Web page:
By Muhammad Siddiqui
Now that we are a couple of weeks into the semester, most students are beginning to feel the brunt of their coursework. For some, getting back into the routine of balancing work for classes and other commitments has become second nature. However, for others, the freshman class in particular, this adjustment period may be unfamiliar. Looking back at my own experience freshman year, there are definitely some things I would have done differently.
Perhaps one of my greatest regrets was not getting involved in more extracurriculars. The school offers upwards of 100 student organizations to get involved with, and I remember having a list of over 20 of them that caught my interest during my freshman year.
But once I started my first semester, that list got lost in the midst of textbooks and pencils, and extracurriculars became the least of my priorities. Understandably, I was a little overwhelmed with my classes and I decided that my grades would be my priority – a reasonable decision.
Looking back, I wish I had kept my list in a safe location apart from the chaos of school materials. Extracurriculars are not only a great way to get involved in the College community, but they are also great ways to meet new people. As a freshman biology major, I decided to get involved in Tri-Beta, a club in which other bio majors or students with a general interest in the field get together and participate in science-related events. This club allowed me to get to know students from my classes, as well as other people from around campus with whom I had never spoken before. In fact, some of my closest friends were made during the Ecology Trail Clean-Up and Science Club events that Tri-Beta organized.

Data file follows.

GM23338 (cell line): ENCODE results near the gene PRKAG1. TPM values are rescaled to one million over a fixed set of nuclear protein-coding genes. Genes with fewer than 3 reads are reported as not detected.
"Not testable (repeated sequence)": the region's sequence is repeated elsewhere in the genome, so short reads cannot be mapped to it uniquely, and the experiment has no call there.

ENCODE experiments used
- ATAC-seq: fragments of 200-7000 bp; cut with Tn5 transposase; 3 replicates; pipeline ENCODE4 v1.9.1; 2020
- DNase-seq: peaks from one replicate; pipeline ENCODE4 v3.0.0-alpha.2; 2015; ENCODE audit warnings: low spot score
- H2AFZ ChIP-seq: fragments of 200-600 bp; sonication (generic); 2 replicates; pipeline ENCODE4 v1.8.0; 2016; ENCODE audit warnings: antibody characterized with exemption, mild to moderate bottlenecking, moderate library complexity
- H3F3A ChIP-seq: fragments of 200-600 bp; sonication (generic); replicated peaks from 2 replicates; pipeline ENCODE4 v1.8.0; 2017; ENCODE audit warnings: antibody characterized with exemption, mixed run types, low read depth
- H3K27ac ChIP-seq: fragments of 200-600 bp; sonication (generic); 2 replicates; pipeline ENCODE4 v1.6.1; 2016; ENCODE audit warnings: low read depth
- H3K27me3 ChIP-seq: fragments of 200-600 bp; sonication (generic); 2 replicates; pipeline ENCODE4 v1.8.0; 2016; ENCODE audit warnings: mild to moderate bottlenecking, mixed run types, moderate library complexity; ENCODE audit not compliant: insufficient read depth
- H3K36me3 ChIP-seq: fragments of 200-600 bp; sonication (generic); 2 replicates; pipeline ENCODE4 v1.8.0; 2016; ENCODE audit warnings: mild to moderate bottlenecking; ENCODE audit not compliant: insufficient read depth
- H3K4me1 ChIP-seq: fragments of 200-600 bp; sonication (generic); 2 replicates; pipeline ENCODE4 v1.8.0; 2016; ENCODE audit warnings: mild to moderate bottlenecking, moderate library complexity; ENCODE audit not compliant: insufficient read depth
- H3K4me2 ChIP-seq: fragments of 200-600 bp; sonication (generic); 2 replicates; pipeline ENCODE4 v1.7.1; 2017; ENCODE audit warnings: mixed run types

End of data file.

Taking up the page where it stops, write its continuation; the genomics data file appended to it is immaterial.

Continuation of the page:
Extracurriculars, in my case, were also good ways to explore my identity and find people who had similar (and different) mindsets as my own. Another organization I joined my freshman year was the Muslim Student Association. During MSA meetings, I had a chance to meet with so many people with different perspectives from my own, brought together by the faith that we had in common. Through member-led discussions and simple conversations with other people at the meetings, I had a chance to see just how diverse the customs and beliefs were among a group of people whom I assumed would be just like me. Had I decided never to show up to these meetings, I do not think I would have completely appreciated the different ideas in my faith tradition, despite having grown up with it my entire life.
I started freshman year with a list of all the clubs I wanted to get involved in. However, in the end, I did myself a real disservice by only exploring a few of them. Extracurriculars allowed me to make new friends, get involved in the campus community and, in general, learn more about myself and open up to ideas beyond the beliefs I had previously held.
While it may seem overwhelming at first, finding the balance of extracurriculars and schoolwork and joining different organizations around campus is ultimately rewarding. You’ll meet new people and grow as a person, which should be part of anyone’s college experience. So as tough as it may be, go out there and join some extracurriculars. And, as a reminder to myself and others like me, it is never too late to explore a new interest or get involved.